April 16, 2012
Symposium - The Samurai & The Warrior | Lumen et Umbra vs. Boris Bidjan Saberi
The University of Bologna’s pioneering approach to fashion led Fabriano Fabbri, President of the Second Level Fashion Degree, to organize a symposioum, helded on the 2nd of April at the Rimini based ZoneModa space. The event hosted a debate between two radical and unconventional designers: Boris Bidjan Saberi and Issei Fujita from Lumen et Umbra. Allegorically viewed as the fighters of the fashion’s common senses, Boris and Issei explained their very own creative languages that separate their works from the oppressive traditional dynamics of designing, production and sale. The connection with the contemporary reality doesn’t disappear, but is explored through unusual ways, which often are a direct expression of the designer’s individual feelings, just his curious desire of experimentation without any immediate purpose, and thought secondly for the public. There’s the desire to beat the time flow through very slow artisianal techniques, which survive at the main stream’s seasonal politics. Issei, locked in his silence, let digital videos talk about his work, deliberately non-figurative, which revealed the Lumen et Umbra’s attempt to go into the the textures of fabrics, in order to extract their inner energy an understand their secret algorithm. So Fujita approach to clothes could be seen as an endogenous process of deconstruction that tear apart and reassemble the garments, like they were digital images, made up of millions of decomposable pixels. Boris, instead, told us how his vocation for design has always been drived by an instinctive desire of play with shapes and materials, inspired by his ideological and cultural mix. Post-apocalyptic scenes of a broken reality are reflected into the heavily altered garments, which portrait Saberi’s harsh worldview. And if Lumen et Umbra’s treatments evoke a sort of meditative and ancestral power through the ancient art of craftsmanship processes, Boris’ aesthetic features a strong technologic and artificial appeal that elicit immediately an emotional reaction from the viewer. They both reach the final result through an endless dialogue between their own actions and the object, which responds in unexpected ways, innervated by a new energy that can never be fully controllable. So the concept of “fashion”, broadly speaking, has no meaning applied to their creations, and is replaced by a series of naked garments: living and usable metaphors of intimate thoughts.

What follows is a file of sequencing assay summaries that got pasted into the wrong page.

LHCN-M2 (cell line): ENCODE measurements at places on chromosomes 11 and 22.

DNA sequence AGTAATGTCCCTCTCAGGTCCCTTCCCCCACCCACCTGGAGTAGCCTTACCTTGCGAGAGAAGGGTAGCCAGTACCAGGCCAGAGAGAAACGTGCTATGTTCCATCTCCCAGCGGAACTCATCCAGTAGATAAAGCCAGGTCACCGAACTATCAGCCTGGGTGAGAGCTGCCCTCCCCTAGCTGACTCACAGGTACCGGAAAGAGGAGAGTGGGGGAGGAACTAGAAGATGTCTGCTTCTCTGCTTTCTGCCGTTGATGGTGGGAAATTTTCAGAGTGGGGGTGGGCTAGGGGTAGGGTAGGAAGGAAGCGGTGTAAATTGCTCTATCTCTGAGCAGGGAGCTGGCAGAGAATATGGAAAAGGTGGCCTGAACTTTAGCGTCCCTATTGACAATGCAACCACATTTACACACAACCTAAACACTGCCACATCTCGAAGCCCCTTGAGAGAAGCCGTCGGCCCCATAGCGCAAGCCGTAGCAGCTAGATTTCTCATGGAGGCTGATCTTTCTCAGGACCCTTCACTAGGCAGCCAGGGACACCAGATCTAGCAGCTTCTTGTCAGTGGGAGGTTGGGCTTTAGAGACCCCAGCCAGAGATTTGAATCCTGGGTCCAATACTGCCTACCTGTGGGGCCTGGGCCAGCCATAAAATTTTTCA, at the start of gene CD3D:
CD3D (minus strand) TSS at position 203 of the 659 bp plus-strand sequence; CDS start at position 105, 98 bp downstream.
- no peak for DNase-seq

Symposium - The Samurai & The Warrior | Lumen et Umbra vs. Boris Bidjan Saberi

The University of Bologna’s pioneering approach to fashion led Fabriano Fabbri, President of the Second Level Fashion Degree, to organize a symposioum, helded on the 2nd of April at the Rimini based ZoneModa space. The event hosted a debate between two radical and unconventional designers: Boris Bidjan Saberi and Issei Fujita from Lumen et Umbra. Allegorically viewed as the fighters of the fashion’s common senses, Boris and Issei explained their very own creative languages that separate their works from the oppressive traditional dynamics of designing, production and sale. The connection with the contemporary reality doesn’t disappear, but is explored through unusual ways, which often are a direct expression of the designer’s individual feelings, just his curious desire of experimentation without any immediate purpose, and thought secondly for the public. There’s the desire to beat the time flow through very slow artisianal techniques, which survive at the main stream’s seasonal politics. Issei, locked in his silence, let digital videos talk about his work, deliberately non-figurative, which revealed the Lumen et Umbra’s attempt to go into the the textures of fabrics, in order to extract their inner energy an understand their secret algorithm. So Fujita approach to clothes could be seen as an endogenous process of deconstruction that tear apart and reassemble the garments, like they were digital images, made up of millions of decomposable pixels. Boris, instead, told us how his vocation for design has always been drived by an instinctive desire of play with shapes and materials, inspired by his ideological and cultural mix. Post-apocalyptic scenes of a broken reality are reflected into the heavily altered garments, which portrait Saberi’s harsh worldview. And if Lumen et Umbra’s treatments evoke a sort of meditative and ancestral power through the ancient art of craftsmanship processes, Boris’ aesthetic features a strong technologic and artificial appeal that elicit immediately an emotional reaction from the viewer. They both reach the final result through an endless dialogue between their own actions and the object, which responds in unexpected ways, innervated by a new energy that can never be fully controllable. So the concept of “fashion”, broadly speaking, has no meaning applied to their creations, and is replaced by a series of naked garments: living and usable metaphors of intimate thoughts.